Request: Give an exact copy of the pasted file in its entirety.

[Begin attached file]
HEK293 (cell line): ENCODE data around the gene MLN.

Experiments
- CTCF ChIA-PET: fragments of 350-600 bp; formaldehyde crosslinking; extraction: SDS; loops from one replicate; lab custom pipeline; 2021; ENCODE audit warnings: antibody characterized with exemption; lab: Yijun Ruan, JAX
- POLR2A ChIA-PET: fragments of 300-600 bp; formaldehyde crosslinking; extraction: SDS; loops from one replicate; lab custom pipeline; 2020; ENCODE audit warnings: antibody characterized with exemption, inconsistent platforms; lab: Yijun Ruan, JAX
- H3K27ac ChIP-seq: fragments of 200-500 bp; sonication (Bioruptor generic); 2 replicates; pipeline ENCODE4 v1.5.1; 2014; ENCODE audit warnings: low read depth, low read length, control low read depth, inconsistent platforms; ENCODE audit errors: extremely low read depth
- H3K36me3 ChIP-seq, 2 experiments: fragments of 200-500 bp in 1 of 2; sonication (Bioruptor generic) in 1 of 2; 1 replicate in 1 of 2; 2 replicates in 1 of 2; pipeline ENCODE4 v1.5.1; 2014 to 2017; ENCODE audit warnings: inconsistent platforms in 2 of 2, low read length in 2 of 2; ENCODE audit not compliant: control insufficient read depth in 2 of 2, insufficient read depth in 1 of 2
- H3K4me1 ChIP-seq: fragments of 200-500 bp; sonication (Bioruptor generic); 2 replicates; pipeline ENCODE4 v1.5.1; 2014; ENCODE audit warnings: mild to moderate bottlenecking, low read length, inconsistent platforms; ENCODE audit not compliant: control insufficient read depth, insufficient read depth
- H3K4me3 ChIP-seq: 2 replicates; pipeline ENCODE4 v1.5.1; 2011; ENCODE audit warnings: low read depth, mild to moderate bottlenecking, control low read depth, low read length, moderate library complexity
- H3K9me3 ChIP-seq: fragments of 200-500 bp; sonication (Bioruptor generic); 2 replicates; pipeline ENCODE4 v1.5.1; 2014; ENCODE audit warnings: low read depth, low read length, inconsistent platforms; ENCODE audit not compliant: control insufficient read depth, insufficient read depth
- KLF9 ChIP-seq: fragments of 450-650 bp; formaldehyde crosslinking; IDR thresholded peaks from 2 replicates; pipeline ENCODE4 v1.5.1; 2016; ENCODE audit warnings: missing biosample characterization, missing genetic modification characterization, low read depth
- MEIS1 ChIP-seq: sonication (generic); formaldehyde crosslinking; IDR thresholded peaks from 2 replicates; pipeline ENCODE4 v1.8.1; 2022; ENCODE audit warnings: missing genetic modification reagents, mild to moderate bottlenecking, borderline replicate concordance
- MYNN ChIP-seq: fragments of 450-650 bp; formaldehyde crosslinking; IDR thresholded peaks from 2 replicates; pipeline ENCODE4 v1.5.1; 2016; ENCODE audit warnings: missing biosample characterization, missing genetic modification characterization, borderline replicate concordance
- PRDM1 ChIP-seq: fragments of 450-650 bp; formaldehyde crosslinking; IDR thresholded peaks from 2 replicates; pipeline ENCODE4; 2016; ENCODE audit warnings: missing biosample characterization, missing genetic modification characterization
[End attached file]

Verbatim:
HEK293 (cell line): ENCODE data around the gene MLN.

Experiments
- CTCF ChIA-PET: fragments of 350-600 bp; formaldehyde crosslinking; extraction: SDS; loops from one replicate; lab custom pipeline; 2021; ENCODE audit warnings: antibody characterized with exemption; lab: Yijun Ruan, JAX
- POLR2A ChIA-PET: fragments of 300-600 bp; formaldehyde crosslinking; extraction: SDS; loops from one replicate; lab custom pipeline; 2020; ENCODE audit warnings: antibody characterized with exemption, inconsistent platforms; lab: Yijun Ruan, JAX
- H3K27ac ChIP-seq: fragments of 200-500 bp; sonication (Bioruptor generic); 2 replicates; pipeline ENCODE4 v1.5.1; 2014; ENCODE audit warnings: low read depth, low read length, control low read depth, inconsistent platforms; ENCODE audit errors: extremely low read depth
- H3K36me3 ChIP-seq, 2 experiments: fragments of 200-500 bp in 1 of 2; sonication (Bioruptor generic) in 1 of 2; 1 replicate in 1 of 2; 2 replicates in 1 of 2; pipeline ENCODE4 v1.5.1; 2014 to 2017; ENCODE audit warnings: inconsistent platforms in 2 of 2, low read length in 2 of 2; ENCODE audit not compliant: control insufficient read depth in 2 of 2, insufficient read depth in 1 of 2
- H3K4me1 ChIP-seq: fragments of 200-500 bp; sonication (Bioruptor generic); 2 replicates; pipeline ENCODE4 v1.5.1; 2014; ENCODE audit warnings: mild to moderate bottlenecking, low read length, inconsistent platforms; ENCODE audit not compliant: control insufficient read depth, insufficient read depth
- H3K4me3 ChIP-seq: 2 replicates; pipeline ENCODE4 v1.5.1; 2011; ENCODE audit warnings: low read depth, mild to moderate bottlenecking, control low read depth, low read length, moderate library complexity
- H3K9me3 ChIP-seq: fragments of 200-500 bp; sonication (Bioruptor generic); 2 replicates; pipeline ENCODE4 v1.5.1; 2014; ENCODE audit warnings: low read depth, low read length, inconsistent platforms; ENCODE audit not compliant: control insufficient read depth, insufficient read depth
- KLF9 ChIP-seq: fragments of 450-650 bp; formaldehyde crosslinking; IDR thresholded peaks from 2 replicates; pipeline ENCODE4 v1.5.1; 2016; ENCODE audit warnings: missing biosample characterization, missing genetic modification characterization, low read depth
- MEIS1 ChIP-seq: sonication (generic); formaldehyde crosslinking; IDR thresholded peaks from 2 replicates; pipeline ENCODE4 v1.8.1; 2022; ENCODE audit warnings: missing genetic modification reagents, mild to moderate bottlenecking, borderline replicate concordance
- MYNN ChIP-seq: fragments of 450-650 bp; formaldehyde crosslinking; IDR thresholded peaks from 2 replicates; pipeline ENCODE4 v1.5.1; 2016; ENCODE audit warnings: missing biosample characterization, missing genetic modification characterization, borderline replicate concordance
- PRDM1 ChIP-seq: fragments of 450-650 bp; formaldehyde crosslinking; IDR thresholded peaks from 2 replicates; pipeline ENCODE4; 2016; ENCODE audit warnings: missing biosample characterization, missing genetic modification characterization